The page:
Sri Lanka is facing the worst economic crisis accentuated by the debt it owes to China. China is Sri Lanka’s biggest bilateral lender. China is accused of many white elephant projects in Sri Lanka, including the second international airport, Hambantota Port, cricket stadium etc., which have led the latter into a debt crisis. Moreover, it seems that by agreeing to China’s request for monkeys, Sri Lanka also wants to be in the good books of China … writes Kaliph Anaz
In response to an unusual Chinese request, Sri Lanka plans to export one lakh endangered toque macaque monkeys to China. Why is Sri Lanka even considering the export of monkeys to China though it bans the export of all live animals from the country?
Sri Lanka is facing the worst economic crisis accentuated by the debt it owes to China. China is Sri Lanka’s biggest bilateral lender. China is accused of many white elephant projects in Sri Lanka, including the second international airport, Hambantota Port, cricket stadium etc., which have led the latter into a debt crisis. Moreover, it seems that by agreeing to China’s request for monkeys, Sri Lanka also wants to be in the good books of China.
According to China Africa Research Initiative, Sri Lanka owed Chinese lenders USD 7.4 billion in total or nearly a fifth of public external debt by end2022. China’s share in outstanding Sri Lankan Government external debt rose from 0.4% in 2000 to 20% in 2021 and its share in Government external debt payment rose from 1% in 2000 to 20% in 2021. On top of it, over the years China has not responded well to Sri Lanka’s call on the debt restructuring process. In 2014 and 2017, China turned down Sri Lanka’s request to restructure its debt. In 2022 also China’s response was unenthusiastic, even as other countries like India came forward to help Sri Lanka.
Recently, it has been reported that Sri Lanka and major creditors have formally launched talks to restructure the nation’s debt without China, a signal of growing frustration with China’s approach to the debt woes of developing countries. The question arises whether China has a hidden agenda for refusing to restructure Sri Lanka’s loans.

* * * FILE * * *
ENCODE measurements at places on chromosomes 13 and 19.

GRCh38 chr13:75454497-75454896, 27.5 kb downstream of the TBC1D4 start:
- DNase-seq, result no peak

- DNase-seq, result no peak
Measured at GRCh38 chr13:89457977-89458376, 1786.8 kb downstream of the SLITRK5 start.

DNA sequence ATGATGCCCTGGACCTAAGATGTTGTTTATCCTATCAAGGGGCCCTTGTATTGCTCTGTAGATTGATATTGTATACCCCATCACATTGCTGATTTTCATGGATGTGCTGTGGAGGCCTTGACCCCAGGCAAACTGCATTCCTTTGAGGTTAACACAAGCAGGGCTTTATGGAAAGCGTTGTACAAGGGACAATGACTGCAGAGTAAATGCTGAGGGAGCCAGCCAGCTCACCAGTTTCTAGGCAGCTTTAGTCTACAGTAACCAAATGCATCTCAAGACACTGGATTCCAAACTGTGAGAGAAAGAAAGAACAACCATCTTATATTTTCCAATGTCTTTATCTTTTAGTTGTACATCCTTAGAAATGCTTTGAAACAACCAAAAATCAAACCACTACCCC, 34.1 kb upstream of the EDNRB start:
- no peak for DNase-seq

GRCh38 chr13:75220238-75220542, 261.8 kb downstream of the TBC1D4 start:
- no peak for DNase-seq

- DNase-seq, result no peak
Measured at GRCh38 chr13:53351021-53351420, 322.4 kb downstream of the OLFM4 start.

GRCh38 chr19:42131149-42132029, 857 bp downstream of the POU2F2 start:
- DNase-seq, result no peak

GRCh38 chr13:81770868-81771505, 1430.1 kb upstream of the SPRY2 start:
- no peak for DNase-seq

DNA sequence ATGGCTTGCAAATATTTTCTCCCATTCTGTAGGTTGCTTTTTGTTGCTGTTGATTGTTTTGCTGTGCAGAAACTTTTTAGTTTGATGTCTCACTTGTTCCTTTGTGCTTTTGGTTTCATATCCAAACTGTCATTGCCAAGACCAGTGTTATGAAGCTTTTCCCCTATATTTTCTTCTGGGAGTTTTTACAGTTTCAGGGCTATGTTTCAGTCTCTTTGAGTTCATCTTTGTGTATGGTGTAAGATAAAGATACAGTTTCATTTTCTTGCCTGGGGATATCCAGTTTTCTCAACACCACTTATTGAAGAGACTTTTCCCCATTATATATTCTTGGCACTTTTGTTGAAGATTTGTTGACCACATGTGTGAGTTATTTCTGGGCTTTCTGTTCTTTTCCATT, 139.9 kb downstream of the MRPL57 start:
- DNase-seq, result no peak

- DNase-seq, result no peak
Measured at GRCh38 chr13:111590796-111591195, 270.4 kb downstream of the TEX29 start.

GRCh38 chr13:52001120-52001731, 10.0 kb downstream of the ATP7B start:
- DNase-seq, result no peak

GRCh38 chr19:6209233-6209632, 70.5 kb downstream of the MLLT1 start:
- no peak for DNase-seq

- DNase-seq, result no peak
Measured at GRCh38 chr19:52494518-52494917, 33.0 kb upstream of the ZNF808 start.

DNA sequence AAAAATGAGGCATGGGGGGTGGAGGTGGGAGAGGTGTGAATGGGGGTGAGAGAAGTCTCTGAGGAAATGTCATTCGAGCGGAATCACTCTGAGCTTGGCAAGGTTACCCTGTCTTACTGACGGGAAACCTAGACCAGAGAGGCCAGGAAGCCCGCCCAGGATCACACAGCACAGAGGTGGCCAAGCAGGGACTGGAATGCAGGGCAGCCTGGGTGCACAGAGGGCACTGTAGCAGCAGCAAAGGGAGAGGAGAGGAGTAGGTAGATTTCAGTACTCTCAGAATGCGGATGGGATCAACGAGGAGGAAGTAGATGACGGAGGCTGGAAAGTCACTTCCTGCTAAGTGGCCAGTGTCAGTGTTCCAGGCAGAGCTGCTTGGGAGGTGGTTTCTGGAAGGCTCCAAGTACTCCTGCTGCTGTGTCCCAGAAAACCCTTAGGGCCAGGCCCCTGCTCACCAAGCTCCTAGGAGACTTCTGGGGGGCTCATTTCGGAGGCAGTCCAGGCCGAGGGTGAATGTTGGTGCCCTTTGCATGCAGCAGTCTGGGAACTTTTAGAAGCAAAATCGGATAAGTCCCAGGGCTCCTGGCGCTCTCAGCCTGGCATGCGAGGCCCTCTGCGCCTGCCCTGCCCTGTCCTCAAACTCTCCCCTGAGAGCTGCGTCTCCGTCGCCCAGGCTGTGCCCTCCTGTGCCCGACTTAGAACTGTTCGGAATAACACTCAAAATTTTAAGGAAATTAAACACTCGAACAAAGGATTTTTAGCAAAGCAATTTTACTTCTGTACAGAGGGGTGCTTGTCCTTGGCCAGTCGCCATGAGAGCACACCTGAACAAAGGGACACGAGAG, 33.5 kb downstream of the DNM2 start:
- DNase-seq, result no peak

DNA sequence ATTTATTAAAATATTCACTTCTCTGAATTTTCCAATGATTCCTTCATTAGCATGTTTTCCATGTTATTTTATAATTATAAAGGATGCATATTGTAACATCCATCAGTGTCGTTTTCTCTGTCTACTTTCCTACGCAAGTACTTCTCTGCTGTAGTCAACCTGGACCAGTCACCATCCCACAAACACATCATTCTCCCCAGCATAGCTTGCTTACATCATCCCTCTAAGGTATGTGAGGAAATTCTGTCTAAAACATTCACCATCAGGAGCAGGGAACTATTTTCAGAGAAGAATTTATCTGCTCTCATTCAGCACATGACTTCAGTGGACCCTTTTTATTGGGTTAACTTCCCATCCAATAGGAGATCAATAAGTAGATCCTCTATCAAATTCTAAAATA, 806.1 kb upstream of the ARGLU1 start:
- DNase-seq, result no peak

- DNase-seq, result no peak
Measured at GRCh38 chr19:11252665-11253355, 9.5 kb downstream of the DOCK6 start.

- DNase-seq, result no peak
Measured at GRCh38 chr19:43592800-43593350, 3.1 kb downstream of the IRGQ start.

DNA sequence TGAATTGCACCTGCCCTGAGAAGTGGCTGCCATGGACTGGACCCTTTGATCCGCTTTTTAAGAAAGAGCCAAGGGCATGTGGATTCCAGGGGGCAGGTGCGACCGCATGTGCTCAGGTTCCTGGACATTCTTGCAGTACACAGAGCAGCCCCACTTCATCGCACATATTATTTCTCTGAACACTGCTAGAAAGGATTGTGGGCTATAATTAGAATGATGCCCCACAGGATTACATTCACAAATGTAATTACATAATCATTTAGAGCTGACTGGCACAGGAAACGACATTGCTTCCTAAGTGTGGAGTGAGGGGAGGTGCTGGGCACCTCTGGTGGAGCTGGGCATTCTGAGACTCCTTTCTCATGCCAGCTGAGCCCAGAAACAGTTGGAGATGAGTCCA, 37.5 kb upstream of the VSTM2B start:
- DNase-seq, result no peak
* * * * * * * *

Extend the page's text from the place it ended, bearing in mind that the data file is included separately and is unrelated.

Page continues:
Conservationists and animal rights activists have also red-flagged the export of Sri Lankan monkeys to China. Moreover, the argument that the monkeys would be displayed in Chinese zoos lacks conviction considering the number of monkeys being exported. The toque macaque is endemic to Sri Lanka and classified as endangered on the International Union for Conservation of Nature (IUCN) red list. Many activists have over time pointed out that the animals China uses for medical research and entertainment are kept in cramped cages and subjected to brutal conditions. Sri Lankan Senior United National Party (UNP) member and former Minister Navin Dissanayake warned that the monkeys would end up in labs and be subjected to torture.
The Environmental Foundation, a Sri Lankan animal rights group, has also criticised the proposed sale. Leading environmental rights activist Jagath Gunawardana demanded clarity and transparency on the plan.
China has been instrumental in exacerbating the bankruptcy and debt problems in developing countries like Sri Lanka and Pakistan and uses this debt trap to have leverage over these countries. As financially strapped countries negotiate with China to free themselves of mounting debt, the latter exerts pressure to extract concessions like equity in strategically important assets, crucial or unusual imports, or tweak their policies to favour China. An example of China using its economic heft to extend its hold over the indebted countries is the docking of its satellite and missile tracking vessel Yuan Wang 5 at Sri Lanka’s Hambantota port, despite objections raised by India.
Besides Sri Lanka, another example of this is Pakistan, whose overall public debt has more than doubled over the past decade, with loans from China growing the fastest. Last October, it was announced that China would import donkeys and dogs from Pakistan, a cash-strapped country like Sri Lanka, for using their hides and other parts for the manufacture of traditional Chinese medicines and meat.
The Chinese attempts to weaponise capital and use it to exploit vulnerabilities of nations facing economic crisis have long been recognised by the world for what it is, a trap. Using its debt trap diplomacy to import endangered species is a new low, even for China. The world must take a firm stance against such attempts in order to prevent any further biodiversity loss to China’s never-ending greed.